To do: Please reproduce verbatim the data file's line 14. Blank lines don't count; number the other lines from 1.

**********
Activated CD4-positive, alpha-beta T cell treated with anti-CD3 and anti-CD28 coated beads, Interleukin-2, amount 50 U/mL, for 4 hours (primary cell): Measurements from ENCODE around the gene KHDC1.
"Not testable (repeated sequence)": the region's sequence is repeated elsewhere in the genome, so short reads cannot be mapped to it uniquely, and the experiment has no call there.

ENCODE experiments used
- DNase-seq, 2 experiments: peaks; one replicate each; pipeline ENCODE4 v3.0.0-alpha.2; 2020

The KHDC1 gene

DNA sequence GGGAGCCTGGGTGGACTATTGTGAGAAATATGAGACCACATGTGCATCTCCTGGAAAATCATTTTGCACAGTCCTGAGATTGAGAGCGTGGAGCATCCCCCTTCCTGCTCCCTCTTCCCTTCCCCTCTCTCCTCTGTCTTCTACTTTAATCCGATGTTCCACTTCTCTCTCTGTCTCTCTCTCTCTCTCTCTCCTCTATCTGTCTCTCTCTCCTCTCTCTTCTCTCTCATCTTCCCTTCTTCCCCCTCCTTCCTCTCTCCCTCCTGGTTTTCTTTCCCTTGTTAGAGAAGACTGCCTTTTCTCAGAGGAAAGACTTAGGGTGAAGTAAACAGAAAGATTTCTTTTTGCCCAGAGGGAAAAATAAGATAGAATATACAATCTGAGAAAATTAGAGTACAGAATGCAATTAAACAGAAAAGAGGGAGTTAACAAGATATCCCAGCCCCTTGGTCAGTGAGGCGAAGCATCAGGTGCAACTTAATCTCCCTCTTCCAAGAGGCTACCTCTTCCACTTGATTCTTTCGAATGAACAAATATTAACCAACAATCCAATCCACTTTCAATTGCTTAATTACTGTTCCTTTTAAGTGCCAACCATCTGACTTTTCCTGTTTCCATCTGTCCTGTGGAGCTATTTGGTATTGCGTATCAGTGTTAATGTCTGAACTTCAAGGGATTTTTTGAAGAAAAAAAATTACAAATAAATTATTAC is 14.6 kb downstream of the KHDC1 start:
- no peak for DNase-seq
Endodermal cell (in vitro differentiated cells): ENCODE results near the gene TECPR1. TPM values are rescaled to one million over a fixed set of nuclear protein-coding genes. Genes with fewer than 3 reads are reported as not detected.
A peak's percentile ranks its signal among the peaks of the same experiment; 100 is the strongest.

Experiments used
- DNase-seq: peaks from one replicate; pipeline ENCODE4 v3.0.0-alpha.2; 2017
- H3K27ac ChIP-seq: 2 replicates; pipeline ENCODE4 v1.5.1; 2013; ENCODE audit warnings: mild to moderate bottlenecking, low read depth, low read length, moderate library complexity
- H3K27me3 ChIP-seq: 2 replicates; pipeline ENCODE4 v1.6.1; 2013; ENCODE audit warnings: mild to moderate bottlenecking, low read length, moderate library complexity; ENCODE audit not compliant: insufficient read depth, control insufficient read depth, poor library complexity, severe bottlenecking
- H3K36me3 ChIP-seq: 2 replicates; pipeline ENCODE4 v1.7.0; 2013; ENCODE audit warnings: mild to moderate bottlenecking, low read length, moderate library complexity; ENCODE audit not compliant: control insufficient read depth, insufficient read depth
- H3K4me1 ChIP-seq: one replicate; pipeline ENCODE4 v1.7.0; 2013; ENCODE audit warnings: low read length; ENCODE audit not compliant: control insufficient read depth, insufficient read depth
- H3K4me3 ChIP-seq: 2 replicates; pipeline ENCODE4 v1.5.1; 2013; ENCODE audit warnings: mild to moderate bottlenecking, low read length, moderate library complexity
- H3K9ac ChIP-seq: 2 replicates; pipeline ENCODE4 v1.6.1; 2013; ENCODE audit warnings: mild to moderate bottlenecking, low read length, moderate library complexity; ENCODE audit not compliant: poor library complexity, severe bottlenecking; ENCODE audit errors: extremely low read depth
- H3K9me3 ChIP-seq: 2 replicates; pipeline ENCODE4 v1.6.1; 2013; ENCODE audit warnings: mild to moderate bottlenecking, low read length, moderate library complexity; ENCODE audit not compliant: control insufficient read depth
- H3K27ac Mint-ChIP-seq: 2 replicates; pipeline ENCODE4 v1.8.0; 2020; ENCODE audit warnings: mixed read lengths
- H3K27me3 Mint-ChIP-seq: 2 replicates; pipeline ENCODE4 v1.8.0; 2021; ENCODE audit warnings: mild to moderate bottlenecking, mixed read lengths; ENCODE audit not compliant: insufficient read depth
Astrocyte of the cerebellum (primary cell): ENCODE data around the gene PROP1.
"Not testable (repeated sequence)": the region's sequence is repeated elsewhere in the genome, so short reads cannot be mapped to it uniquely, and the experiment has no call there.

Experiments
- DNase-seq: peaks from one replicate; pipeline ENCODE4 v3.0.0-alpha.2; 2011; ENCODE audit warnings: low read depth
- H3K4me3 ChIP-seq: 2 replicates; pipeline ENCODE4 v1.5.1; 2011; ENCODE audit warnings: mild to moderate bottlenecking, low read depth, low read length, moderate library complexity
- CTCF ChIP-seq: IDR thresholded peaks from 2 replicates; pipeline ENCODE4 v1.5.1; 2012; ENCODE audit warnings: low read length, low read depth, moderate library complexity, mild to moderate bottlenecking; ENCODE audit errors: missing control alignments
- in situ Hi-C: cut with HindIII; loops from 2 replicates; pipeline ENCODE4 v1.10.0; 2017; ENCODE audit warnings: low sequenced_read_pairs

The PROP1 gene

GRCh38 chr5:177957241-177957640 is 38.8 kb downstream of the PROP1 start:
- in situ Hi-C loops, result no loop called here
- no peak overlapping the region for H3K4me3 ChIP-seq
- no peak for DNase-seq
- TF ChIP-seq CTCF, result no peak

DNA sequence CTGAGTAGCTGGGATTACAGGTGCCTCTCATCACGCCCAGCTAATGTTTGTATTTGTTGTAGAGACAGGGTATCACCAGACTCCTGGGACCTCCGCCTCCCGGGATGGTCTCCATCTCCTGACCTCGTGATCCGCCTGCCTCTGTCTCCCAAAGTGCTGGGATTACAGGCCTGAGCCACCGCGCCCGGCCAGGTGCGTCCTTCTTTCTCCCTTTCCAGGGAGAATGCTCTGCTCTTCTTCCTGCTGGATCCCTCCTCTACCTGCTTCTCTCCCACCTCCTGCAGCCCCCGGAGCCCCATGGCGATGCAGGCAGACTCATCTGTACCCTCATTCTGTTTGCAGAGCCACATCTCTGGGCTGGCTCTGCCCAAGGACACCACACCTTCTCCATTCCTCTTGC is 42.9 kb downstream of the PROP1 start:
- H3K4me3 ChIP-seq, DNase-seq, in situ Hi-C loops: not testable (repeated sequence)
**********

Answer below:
- H3K36me3 ChIP-seq: 2 replicates; pipeline ENCODE4 v1.7.0; 2013; ENCODE audit warnings: mild to moderate bottlenecking, low read length, moderate library complexity; ENCODE audit not compliant: control insufficient read depth, insufficient read depth